It appears that many of the concerns the Court expressed at the preliminary approval hearing regarding the potential for low class participation were well-founded. At the hearing, the Court pointed out to the parties that the proposed notice documents were relatively lengthy and failed to state the precise amount of money each class member would receive, even though that information was known to the parties in advance. The seven-page Long-Form Notice stated only that class members would receive "ten to thousands of dollars, " a detail the Court questioned during the preliminary approval hearing. See Doc. 107, p. 17 (Court: "If someone got that notice and saw that they may have a claim for one to $5, 000, they would be less likely to throw it away and not do anything with it. Should the notice contain that information as well?"). Moreover, the agreed claim form that the class members were required to complete did not solicit information that Defendant did not already have in its possession, with the possible exception of class members' social security numbers.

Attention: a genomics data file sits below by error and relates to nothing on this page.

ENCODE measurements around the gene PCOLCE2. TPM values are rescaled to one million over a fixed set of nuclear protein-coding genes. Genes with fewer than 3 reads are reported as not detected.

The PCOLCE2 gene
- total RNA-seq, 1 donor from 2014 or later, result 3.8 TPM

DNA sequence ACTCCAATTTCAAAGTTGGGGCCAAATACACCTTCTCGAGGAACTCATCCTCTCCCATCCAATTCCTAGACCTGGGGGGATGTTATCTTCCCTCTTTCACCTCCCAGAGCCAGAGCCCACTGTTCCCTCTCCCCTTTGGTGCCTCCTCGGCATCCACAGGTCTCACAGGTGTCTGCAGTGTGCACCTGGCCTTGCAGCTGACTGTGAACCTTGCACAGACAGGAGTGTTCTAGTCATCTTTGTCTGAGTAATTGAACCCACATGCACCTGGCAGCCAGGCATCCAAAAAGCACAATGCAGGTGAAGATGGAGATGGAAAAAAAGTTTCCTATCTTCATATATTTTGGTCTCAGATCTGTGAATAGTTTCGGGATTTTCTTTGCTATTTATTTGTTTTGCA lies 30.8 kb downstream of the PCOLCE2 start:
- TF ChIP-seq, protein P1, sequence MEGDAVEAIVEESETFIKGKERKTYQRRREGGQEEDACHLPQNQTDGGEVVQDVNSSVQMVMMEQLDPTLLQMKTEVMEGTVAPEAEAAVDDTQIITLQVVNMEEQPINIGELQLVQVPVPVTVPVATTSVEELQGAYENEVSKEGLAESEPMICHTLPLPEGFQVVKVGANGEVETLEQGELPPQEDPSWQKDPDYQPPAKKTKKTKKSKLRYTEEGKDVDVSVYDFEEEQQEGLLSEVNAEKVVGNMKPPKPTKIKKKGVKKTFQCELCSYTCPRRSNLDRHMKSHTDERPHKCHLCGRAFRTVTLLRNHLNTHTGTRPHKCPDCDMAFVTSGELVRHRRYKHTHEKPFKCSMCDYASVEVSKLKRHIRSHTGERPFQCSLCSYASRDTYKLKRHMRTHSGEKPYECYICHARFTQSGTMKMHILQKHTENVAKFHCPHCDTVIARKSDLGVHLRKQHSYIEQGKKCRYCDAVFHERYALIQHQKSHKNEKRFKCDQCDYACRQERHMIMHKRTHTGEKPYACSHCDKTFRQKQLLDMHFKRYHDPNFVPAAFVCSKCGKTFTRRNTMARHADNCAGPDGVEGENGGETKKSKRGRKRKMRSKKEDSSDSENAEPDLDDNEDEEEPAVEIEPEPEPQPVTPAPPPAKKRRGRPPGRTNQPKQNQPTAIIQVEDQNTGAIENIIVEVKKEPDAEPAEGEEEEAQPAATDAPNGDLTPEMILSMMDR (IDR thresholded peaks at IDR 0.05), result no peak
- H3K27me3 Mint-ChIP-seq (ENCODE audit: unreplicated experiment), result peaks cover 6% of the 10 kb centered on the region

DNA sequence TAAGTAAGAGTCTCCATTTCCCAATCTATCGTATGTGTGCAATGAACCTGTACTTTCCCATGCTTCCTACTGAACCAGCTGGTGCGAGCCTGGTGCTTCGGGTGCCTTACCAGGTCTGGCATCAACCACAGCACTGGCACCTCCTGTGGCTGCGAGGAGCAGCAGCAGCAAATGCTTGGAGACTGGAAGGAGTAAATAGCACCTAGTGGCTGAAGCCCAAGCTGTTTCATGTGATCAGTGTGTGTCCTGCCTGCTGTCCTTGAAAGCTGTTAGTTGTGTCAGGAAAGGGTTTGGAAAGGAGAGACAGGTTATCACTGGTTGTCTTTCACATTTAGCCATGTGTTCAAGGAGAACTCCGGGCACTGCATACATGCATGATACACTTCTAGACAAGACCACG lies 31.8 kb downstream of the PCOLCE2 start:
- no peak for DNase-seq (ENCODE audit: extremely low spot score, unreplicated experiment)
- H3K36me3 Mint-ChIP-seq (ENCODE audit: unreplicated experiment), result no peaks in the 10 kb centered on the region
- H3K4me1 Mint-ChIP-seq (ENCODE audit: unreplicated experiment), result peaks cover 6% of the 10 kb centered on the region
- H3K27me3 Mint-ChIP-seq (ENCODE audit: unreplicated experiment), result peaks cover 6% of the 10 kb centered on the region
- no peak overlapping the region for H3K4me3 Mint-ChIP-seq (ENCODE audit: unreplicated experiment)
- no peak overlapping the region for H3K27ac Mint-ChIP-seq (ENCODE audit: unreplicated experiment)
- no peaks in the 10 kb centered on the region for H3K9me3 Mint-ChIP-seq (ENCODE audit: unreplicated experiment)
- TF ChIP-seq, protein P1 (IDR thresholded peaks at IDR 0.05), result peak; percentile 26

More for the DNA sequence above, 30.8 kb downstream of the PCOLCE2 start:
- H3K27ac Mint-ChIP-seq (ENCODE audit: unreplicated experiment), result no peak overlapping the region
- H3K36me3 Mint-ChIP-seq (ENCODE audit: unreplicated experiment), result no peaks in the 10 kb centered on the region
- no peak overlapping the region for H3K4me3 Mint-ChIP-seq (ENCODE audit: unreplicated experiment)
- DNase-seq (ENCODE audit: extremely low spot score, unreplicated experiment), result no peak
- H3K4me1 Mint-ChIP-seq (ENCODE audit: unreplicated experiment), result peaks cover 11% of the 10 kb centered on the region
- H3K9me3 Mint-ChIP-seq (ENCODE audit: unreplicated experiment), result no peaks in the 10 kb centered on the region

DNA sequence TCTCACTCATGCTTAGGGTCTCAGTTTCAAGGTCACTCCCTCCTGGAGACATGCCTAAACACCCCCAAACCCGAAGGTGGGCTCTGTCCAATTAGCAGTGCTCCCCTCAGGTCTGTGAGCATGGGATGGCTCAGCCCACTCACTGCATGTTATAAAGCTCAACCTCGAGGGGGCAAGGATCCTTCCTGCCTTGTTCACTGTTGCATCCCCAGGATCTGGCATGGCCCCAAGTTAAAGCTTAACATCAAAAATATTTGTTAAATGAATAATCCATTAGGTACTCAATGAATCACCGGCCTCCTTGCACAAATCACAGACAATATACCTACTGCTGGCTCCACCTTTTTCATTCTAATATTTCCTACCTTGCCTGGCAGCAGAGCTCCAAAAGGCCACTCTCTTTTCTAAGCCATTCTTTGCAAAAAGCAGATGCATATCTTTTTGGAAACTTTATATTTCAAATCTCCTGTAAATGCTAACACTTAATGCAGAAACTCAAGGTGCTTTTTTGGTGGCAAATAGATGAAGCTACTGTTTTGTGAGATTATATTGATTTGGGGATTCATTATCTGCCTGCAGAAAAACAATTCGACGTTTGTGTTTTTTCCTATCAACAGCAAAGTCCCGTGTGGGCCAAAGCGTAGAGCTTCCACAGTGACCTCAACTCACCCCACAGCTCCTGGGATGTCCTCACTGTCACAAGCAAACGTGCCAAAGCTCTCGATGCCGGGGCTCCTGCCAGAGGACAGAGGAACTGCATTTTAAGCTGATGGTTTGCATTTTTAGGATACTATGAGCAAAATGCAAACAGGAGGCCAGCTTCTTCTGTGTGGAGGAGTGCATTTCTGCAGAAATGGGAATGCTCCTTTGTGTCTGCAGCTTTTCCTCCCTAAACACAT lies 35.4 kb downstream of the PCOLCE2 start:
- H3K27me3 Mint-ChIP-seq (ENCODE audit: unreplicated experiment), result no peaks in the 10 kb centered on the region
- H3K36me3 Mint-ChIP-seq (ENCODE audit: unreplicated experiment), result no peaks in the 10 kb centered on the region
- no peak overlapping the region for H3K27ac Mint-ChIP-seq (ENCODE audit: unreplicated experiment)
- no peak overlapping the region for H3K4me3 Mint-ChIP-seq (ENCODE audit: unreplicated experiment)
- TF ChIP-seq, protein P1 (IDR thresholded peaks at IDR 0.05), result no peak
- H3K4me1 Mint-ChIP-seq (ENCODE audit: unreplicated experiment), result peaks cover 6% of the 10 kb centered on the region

The Court also suggested during the preliminary approval hearing that, rather than engage in the mailed notice procedure agreed to by the parties, perhaps it would be more efficient to write a settlement check to each class member who was a current insured and had a confirmed address. See id. at p. 32 (Court: "[Y]ou know, it, it would be real easy just to say, just send them a check...."). The parties did not agree to this suggestion.

Finally, the Court questioned whether publishing the Summary Notice in the newspaper was "still considered the best method of publishing legal notice" in light of "today's media environment." Id. at p. 38. The Court had its reservations regarding whether the toll-free telephone number and dedicated website would be effective, as well. Despite the Court's concerns, however, these notice procedures were, on their face, sufficient to satisfy due process, as they have commonly been used in class actions for decades. The Court preliminarily approved the proposed notice procedures in part because the parties assured the Court that they expected the ...